This approach to APM depends on reliable and repeatable operation of a scanning tunneling microscope. However, STM is a characterization tool and its use for nano-fabrication results in challenges, the foremost being frequent occurrence of tip-sample crash in such APM systems. A common cause of tip sample-crash is the poor performance of STM feedback control system. We show that there is a direct link between the Local Barrier Height (LBH), a quantum mechanical property of the tip and sample, and stability robustness of the feedback control loop. We demonstrate how the LBH can be estimated reliably and used to adaptively tune controller parameters so that closed loop stability is preserved. We report experimental results, conducted on two STM scanners, that establish the efficiency of the proposed PI tuning method in avoiding the tip/sample crash in STMs.
About the Speaker: Reza Moheimani currently holds the James Von Ehr Distinguished Chair in Science and Technology in Department of Systems Engineering at the University of Texas at Dallas. His current research interests include ultrahigh-precision mechatronic systems, with particular emphasis on dynamics and control at the nanometer scale, including applications of control and estimation in nanopositioning systems for high-speed scanning probe microscopy and nanomanufacturing, modeling and control of microcantilever-based devices, control of microactuators in microelectromechanical systems, and design, modeling and control of micromachined nanopositioners for on-chip scanning probe microscopy.
Dr. Moheimani is a Fellow of IEEE, IFAC and the Institute of Physics, U.K. His research has been recognized with a number of awards, including IFAC Nathaniel B. Nichols Medal (2014), IFAC Mechatronic Systems Award (2013), IEEE Control Systems Technology Award (2009), IEEE Transactions on Control Systems Technology Outstanding Paper Award (2007 & 2018) and several best paper awards in various conferences. He is Editor-in-Chief of Mechatronics and has served on the editorial boards of a number of other journals, including IEEE Transactions on Mechatronics, IEEE Transactions on Control Systems Technology, and Control Engineering Practice.
Speaker: Bert Hochwald, University of Notre Dame
Date: Apr 1
Abstract: It is not an exaggeration to say that a typical person carries at least a dozen radios among his or
her watches, health monitors, key fobs, door openers, laptops, cell phones, and RFID devices.
This growth in the number of radios per person is likely to accelerate with the opening of new
and higher-frequency bands, since it is well established that there are impressive performance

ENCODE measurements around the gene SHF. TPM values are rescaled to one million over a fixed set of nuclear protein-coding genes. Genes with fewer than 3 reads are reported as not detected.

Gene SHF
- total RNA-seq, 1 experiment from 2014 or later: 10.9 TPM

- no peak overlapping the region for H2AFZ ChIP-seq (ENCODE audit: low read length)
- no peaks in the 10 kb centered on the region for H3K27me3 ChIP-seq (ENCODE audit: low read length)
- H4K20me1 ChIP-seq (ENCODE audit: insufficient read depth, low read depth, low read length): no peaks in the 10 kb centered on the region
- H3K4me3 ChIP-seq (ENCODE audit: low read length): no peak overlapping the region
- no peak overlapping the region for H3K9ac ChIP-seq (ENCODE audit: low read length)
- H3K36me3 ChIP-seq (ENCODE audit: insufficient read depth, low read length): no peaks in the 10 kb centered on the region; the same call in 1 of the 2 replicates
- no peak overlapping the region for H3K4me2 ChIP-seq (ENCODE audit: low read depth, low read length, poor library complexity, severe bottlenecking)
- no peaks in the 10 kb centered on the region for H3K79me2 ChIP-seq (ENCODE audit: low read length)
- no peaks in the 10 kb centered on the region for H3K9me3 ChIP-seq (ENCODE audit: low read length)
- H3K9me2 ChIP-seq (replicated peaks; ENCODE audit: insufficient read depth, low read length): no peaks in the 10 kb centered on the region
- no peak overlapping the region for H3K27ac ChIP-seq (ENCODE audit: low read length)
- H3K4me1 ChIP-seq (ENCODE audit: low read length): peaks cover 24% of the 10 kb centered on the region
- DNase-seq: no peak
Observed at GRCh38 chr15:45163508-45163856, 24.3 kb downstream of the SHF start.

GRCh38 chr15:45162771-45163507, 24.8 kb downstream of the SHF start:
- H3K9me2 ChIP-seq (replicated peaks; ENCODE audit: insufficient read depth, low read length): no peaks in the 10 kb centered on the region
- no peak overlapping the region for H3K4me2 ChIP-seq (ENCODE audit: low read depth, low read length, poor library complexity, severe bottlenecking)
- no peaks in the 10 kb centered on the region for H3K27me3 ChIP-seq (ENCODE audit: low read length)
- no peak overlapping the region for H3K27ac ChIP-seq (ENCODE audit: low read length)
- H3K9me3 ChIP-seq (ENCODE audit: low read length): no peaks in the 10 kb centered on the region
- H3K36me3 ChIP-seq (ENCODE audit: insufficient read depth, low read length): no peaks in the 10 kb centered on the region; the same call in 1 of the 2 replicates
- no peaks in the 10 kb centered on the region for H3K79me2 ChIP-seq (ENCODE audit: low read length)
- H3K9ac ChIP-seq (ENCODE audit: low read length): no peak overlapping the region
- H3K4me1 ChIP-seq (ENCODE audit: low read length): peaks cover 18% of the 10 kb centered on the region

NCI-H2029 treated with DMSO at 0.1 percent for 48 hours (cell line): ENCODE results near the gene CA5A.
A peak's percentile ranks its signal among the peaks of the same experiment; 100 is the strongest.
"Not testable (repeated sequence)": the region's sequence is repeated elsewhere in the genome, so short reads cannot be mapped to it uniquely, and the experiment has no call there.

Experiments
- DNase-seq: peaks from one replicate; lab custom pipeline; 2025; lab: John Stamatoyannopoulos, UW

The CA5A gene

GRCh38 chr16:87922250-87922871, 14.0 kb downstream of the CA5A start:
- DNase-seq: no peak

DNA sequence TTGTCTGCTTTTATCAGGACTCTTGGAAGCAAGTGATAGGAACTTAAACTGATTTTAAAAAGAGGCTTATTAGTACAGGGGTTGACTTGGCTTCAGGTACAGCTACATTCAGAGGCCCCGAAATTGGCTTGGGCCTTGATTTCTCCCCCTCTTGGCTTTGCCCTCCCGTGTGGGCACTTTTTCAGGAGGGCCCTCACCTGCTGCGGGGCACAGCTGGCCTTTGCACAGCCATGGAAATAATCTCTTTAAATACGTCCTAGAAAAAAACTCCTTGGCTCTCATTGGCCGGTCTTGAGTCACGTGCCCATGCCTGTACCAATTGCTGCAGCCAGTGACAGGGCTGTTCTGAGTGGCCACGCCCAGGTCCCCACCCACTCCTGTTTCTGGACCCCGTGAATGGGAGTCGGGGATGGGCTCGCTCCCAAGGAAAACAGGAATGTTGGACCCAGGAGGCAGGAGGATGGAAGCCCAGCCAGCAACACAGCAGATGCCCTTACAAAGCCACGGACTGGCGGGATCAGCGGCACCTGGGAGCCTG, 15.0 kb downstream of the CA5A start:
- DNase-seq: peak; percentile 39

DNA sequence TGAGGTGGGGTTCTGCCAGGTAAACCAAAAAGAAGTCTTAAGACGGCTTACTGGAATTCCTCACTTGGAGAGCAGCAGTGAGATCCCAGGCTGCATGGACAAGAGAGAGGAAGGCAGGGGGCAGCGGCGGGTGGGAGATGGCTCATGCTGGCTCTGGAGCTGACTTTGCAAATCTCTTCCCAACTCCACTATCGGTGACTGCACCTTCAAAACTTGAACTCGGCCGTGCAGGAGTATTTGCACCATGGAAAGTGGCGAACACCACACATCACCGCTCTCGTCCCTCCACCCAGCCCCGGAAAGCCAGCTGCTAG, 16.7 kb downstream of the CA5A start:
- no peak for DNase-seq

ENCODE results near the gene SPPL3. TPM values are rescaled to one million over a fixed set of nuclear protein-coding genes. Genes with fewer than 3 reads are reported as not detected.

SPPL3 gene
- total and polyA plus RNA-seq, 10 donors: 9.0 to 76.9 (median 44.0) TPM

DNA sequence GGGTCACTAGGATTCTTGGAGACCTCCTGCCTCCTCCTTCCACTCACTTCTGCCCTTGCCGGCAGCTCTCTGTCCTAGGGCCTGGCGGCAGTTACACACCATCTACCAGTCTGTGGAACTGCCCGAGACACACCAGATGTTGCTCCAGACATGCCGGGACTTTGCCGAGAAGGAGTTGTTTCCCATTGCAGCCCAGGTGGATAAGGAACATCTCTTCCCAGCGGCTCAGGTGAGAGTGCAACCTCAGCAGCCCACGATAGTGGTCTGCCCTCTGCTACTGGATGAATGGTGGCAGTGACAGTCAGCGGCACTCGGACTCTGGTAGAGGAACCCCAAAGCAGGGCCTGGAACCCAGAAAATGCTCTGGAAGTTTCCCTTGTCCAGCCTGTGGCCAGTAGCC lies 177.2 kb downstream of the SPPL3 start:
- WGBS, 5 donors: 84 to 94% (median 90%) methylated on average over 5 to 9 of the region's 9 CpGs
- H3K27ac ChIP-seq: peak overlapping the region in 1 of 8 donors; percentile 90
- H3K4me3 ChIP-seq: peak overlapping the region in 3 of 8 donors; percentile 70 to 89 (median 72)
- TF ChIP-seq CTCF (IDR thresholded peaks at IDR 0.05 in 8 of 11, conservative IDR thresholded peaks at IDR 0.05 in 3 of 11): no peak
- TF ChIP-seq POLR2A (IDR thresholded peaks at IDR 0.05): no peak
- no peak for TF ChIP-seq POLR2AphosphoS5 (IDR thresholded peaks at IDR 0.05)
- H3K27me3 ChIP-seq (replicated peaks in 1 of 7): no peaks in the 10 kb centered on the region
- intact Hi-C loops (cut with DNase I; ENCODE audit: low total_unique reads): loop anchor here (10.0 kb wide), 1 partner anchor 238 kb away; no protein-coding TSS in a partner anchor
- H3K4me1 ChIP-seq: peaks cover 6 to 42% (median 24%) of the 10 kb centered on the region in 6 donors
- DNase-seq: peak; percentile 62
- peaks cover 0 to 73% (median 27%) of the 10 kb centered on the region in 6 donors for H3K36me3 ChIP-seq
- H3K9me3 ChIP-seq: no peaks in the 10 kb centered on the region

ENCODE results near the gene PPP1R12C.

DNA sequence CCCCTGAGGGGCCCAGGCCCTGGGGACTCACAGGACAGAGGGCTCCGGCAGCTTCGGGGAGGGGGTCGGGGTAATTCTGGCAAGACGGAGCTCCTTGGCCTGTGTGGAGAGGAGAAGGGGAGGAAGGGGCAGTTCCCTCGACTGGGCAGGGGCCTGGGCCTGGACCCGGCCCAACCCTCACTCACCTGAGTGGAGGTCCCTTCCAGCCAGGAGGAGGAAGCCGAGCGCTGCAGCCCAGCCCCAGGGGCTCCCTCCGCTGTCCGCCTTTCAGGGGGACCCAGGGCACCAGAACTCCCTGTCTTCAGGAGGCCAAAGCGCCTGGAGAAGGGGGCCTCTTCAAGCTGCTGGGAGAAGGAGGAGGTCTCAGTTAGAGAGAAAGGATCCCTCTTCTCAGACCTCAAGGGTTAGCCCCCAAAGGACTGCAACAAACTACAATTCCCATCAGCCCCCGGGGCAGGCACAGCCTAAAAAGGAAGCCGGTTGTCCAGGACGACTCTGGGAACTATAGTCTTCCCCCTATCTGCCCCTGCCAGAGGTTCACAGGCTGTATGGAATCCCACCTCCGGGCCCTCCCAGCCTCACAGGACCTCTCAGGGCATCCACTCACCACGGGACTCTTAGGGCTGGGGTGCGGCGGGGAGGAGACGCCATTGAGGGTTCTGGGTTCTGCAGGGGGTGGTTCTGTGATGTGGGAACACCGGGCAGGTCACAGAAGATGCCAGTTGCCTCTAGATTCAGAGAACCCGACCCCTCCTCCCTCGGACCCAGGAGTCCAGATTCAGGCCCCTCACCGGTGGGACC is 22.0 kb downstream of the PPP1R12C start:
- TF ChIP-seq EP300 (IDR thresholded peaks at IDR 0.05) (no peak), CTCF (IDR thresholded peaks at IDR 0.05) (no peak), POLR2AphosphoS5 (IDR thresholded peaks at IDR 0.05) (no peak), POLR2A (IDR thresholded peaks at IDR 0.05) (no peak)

advantages in throughput and sensing of having multiple radios operating in the same band.
Having more of something is always better!
However, since consumer devices are generally highly sensitive to cost, power, and size, the fundamental question of whether more is better needs to be examined within these constraints. If we are considering replacing a single radio with two radios operating in the same frequency band, but demand that the total cost, power, and size of the replacements be no more than the one being replaced, we need to compromise on some aspect of their design. Yet we not want to compromise on the potential performance advantages that these two radios may provide. Taking this thought exercise to the extreme, we ask if it is feasible to reap huge throughput or sensing performance advantages by replacing a single “high-quality” radio with thousands of “low- quality” radios without changing total cost, power, or size? I will show that it can be so by measuring how quantity can be substituted for quality in communication and sensing systems.
About the Speaker: Bertrand Hochwald was born in New York, NY, USA. He received the bachelor’s degree from
Swarthmore College, Swarthmore, PA, USA, the M.S. degree in electrical engineering from
Duke University, Durham, NC, USA, and the M.A. degree in statistics, and the Ph.D. degree in
electrical engineering from Yale University, New Haven, CT, USA.
From 1986 to 1989, he was with the Department of Defense, Fort Meade, MD, USA. He was a Research Associate and a Visiting Assistant Professor at the Coordinated Science Laboratory, University of Illinois at UrbanaChampaign, Urbana, IL, USA. In 1996, he joined the Mathematics of Communications Research Department, Bell Laboratories, Lucent Technologies, Murray Hill, NJ, USA, where he was a Distinguished Member of the Technical Staff. In 2005, he joined Beceem Communications, Santa Clara, CA, USA, as the Chief Scientist and Vice- President of Systems Engineering. He served as a Consulting Professor of Electrical Engineering at Stanford University, Palo Alto, CA, USA. In 2011, he joined the University of Notre Dame, Notre Dame, IN, USA, as a Freimann Professor of Electrical Engineering.
Dr. Hochwald received several achievement awards while employed at the Department of Defense and the Prize Teaching Fellowship at Yale University. He has served as an Editor of several IEEE journals and has given plenary and invited talks on various aspects of signal processing and communications. He has forty-six patents and has co-invented several well- known multiple-antenna techniques, including a differential method, linear dispersion codes, and multi-user vector perturbation methods. He received the 2006 Stephen O. Rice Prize for the best paper published in the IEEE Transactions on Communications. He co-authored a paper that won the 2016 Best Paper Award by a young author in the IEEE Transactions on Circuits and Systems. He also won the 2018 H. A. Wheeler Prize Paper Award from the IEEE Transactions on Antennas and Propagation. His PhD students have won various honors for their PhD research, including the 2018 Paul Baran Young Scholar Award from the Marconi Society. He is listed as a Thomson Reuters Most Influential Scientific Mind in multiple years.